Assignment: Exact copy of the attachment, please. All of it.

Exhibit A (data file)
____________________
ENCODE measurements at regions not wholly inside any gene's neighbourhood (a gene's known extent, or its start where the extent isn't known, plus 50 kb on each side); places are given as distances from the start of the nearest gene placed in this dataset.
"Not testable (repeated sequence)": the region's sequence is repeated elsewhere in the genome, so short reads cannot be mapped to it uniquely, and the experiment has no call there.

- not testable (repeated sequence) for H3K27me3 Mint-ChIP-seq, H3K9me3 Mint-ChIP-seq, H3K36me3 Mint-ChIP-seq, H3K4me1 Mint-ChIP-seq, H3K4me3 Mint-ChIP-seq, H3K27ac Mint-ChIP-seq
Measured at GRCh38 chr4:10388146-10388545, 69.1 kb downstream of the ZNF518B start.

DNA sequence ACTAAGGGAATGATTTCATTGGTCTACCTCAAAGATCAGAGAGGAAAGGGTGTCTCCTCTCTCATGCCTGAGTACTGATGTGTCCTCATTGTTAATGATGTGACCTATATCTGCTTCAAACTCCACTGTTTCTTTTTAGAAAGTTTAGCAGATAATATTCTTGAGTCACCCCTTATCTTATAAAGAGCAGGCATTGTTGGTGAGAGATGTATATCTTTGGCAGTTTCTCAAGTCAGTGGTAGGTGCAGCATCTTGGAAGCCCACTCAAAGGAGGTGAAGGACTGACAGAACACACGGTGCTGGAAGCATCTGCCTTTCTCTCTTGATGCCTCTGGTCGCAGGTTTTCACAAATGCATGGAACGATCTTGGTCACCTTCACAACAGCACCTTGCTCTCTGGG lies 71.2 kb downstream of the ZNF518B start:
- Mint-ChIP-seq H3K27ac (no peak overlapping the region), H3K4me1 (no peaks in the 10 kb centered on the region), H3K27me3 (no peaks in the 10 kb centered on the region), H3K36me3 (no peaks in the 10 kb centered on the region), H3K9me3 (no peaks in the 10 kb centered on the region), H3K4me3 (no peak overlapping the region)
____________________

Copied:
ENCODE measurements at regions not wholly inside any gene's neighbourhood (a gene's known extent, or its start where the extent isn't known, plus 50 kb on each side); places are given as distances from the start of the nearest gene placed in this dataset.
"Not testable (repeated sequence)": the region's sequence is repeated elsewhere in the genome, so short reads cannot be mapped to it uniquely, and the experiment has no call there.

- not testable (repeated sequence) for H3K27me3 Mint-ChIP-seq, H3K9me3 Mint-ChIP-seq, H3K36me3 Mint-ChIP-seq, H3K4me1 Mint-ChIP-seq, H3K4me3 Mint-ChIP-seq, H3K27ac Mint-ChIP-seq
Measured at GRCh38 chr4:10388146-10388545, 69.1 kb downstream of the ZNF518B start.

DNA sequence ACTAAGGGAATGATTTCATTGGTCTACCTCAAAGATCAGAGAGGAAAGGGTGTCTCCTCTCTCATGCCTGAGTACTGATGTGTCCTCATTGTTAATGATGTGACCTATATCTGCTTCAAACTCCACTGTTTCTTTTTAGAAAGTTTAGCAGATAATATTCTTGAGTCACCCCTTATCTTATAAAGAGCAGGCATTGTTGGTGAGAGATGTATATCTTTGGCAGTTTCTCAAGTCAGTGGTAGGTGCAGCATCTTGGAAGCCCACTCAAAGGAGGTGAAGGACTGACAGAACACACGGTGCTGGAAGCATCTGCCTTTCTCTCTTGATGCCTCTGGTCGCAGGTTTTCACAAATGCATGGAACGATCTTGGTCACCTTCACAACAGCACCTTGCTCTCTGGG lies 71.2 kb downstream of the ZNF518B start:
- Mint-ChIP-seq H3K27ac (no peak overlapping the region), H3K4me1 (no peaks in the 10 kb centered on the region), H3K27me3 (no peaks in the 10 kb centered on the region), H3K36me3 (no peaks in the 10 kb centered on the region), H3K9me3 (no peaks in the 10 kb centered on the region), H3K4me3 (no peak overlapping the region)